coronavirus vaccine russia
© Sputnik / Georgii Zimarev
Instead of cooperating to defeat Covid-19, Western countries have criticized and attacked Russia's vaccine as part of an ongoing effort to paint the country in a negative light, says the head of Moscow's sovereign wealth fund.

In an interview with US news network CNN, Kirill Dmitriev explained that Russia has come under constant political pressure from a selection of foreign governments and media outlets. He said it has been targeted with accusations of wrongdoing, which constantly change, and are often at odds with each other. Dmitriev is the CEO of the Russian Direct Investment Fund (RDIF).

"It is very fascinating that the West, rather than trying to fight Covid, is really fighting the Russian vaccine all the time with different accusations, and they are self-contradictory," Dmitriev said.

The RDIF CEO highlighted how Russia was, earlier this year, accused of giving the vaccine to billionaires, and elites, which, of course, would suggest that it is highly effective. However, on the other hand, some have said that Russia is forcefully vaccinating people, and therefore this must mean the formula is not a good thing.

"The West needs to make up their mind," he said.

Dmitriev also rejected reports that Moscow is trying to prevent the US from getting its own Covid-19 vaccine, instead suggesting that the two countries should work together to beat the virus.

According to the head of US counterintelligence, William Evanina, China, Iran, and Russia are attempting to stop the United States from making a coronavirus vaccine. In July, the UK also leveled similar accusations against Russia. Some in Moscow have suggested this may be a way of distracting from domestic failures in managing the pandemic. Both London and Washington are perceived to have handled the crisis poorly.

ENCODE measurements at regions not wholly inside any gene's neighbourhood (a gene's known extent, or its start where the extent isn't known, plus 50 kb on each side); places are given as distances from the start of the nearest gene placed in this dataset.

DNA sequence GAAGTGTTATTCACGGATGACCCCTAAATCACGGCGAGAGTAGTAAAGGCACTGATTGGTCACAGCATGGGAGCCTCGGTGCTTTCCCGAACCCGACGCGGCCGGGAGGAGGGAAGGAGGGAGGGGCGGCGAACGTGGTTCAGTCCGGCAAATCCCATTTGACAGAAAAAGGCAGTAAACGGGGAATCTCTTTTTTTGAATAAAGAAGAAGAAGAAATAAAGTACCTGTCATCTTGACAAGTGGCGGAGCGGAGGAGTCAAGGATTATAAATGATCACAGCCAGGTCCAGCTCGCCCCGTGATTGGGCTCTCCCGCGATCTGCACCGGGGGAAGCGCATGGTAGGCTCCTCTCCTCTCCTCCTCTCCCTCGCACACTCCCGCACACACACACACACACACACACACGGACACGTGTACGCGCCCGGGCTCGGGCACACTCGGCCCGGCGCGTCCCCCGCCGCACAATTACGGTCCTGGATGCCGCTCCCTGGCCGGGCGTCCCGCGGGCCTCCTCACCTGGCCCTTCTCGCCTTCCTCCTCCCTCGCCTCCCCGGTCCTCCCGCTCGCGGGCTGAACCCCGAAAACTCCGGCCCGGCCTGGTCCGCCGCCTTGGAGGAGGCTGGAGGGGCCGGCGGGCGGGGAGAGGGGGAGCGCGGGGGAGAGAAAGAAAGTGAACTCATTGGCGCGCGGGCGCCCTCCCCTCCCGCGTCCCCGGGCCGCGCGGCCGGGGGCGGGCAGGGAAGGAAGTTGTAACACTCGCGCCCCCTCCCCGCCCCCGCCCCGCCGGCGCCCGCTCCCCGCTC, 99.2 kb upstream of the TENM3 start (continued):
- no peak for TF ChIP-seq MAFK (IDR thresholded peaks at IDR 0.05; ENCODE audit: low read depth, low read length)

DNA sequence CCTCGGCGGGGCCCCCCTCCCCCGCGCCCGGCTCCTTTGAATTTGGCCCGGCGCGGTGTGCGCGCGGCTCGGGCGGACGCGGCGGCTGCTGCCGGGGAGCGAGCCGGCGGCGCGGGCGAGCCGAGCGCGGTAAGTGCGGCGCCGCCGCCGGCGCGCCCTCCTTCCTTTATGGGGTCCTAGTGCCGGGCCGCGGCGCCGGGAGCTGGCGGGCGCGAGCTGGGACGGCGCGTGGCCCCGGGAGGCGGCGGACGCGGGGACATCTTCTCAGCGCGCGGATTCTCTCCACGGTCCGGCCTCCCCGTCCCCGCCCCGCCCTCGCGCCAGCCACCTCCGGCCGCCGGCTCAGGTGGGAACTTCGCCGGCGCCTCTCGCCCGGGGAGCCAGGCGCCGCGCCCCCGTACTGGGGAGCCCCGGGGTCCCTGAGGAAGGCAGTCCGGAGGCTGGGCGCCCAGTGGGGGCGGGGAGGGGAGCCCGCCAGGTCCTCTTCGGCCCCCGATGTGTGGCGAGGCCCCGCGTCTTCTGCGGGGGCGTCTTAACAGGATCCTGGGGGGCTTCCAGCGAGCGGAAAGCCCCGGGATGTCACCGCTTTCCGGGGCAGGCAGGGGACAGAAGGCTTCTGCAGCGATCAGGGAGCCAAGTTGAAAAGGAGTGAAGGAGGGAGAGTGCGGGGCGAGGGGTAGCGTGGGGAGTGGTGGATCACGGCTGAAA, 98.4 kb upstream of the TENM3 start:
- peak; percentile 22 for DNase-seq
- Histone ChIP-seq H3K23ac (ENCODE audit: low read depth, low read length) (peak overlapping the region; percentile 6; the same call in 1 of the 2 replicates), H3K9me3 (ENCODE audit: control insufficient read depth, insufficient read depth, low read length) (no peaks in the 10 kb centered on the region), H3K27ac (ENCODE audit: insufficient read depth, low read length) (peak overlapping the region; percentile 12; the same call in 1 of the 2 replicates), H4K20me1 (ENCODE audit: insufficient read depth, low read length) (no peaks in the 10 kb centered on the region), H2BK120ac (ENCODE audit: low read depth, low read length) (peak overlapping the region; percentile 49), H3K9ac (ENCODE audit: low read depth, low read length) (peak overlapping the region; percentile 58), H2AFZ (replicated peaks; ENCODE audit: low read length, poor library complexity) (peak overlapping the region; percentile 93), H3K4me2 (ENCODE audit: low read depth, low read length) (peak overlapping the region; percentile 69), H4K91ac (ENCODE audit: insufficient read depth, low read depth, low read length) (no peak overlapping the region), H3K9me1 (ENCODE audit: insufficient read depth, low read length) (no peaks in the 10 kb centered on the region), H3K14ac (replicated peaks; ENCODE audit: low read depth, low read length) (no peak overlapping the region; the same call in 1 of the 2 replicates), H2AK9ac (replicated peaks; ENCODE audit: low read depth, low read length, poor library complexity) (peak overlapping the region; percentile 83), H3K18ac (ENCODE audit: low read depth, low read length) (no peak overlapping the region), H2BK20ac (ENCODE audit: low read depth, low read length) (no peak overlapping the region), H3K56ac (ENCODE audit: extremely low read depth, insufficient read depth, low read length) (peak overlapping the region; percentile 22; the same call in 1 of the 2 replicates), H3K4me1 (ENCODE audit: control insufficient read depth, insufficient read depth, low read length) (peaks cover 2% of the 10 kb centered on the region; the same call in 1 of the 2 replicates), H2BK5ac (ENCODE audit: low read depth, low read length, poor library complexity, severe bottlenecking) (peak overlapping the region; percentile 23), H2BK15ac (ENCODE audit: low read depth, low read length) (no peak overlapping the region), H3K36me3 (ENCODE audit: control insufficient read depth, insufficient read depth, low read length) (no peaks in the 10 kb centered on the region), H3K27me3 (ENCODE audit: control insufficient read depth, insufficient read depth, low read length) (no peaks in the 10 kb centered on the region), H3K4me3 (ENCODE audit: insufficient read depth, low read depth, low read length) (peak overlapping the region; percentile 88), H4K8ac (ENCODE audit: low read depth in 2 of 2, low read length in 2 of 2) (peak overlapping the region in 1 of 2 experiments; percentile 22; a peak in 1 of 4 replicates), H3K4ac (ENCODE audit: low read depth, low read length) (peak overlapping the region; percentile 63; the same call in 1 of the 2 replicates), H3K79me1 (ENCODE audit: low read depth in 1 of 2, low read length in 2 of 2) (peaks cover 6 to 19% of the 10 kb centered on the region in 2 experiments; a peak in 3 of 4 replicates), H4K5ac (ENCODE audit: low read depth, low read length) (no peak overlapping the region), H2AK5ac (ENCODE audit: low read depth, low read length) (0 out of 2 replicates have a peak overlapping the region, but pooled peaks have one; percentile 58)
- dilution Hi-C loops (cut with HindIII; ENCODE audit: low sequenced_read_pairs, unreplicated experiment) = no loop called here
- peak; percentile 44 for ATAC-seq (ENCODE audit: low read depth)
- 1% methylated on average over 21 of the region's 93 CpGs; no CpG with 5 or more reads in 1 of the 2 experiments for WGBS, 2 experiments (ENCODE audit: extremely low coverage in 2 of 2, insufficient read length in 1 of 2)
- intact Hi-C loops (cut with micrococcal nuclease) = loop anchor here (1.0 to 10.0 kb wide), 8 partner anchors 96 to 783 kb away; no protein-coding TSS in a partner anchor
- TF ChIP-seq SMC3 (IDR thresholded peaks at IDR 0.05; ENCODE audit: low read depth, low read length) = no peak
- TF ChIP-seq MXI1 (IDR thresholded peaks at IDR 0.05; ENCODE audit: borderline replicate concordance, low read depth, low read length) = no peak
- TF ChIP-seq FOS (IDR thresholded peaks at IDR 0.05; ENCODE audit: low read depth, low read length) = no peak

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When asked about the trials, Dmitriev told CNN that the vaccine is now going through its third and final stage, including tests abroad. So far 12,000 people have been vaccinated in Russia, and trials have also begun in Belarus and Venezuela, and are soon to start in the United Arab Emirates.

"Our vaccine will be one of the best-studied vaccines in the world," he claimed. The RDIF CEO said that if Russia was not confident in its effectiveness and safety, and was trying to cover up problems, Moscow "would not so outwardly offer clinical trials around the world."

Earlier on Monday, Dmitriev told Russian news network Moscow 24 that Sputnik V could be available domestically in late October or early November.

On August 11, Russian President Vladimir Putin announced that the country had registered the world's first Covid-19 vaccine, developed by Moscow's Gamaleya Institute for Epidemiology and Microbiology. The formula has been criticized by some Western countries for its supposed unsafe rapid development and improper testing. However, at the start of September, respected British medical journal The Lancet published a study, prepared by the developers of the vaccine, showing it to be 100 percent effective, producing antibodies in all 76 participants of early-stage trials.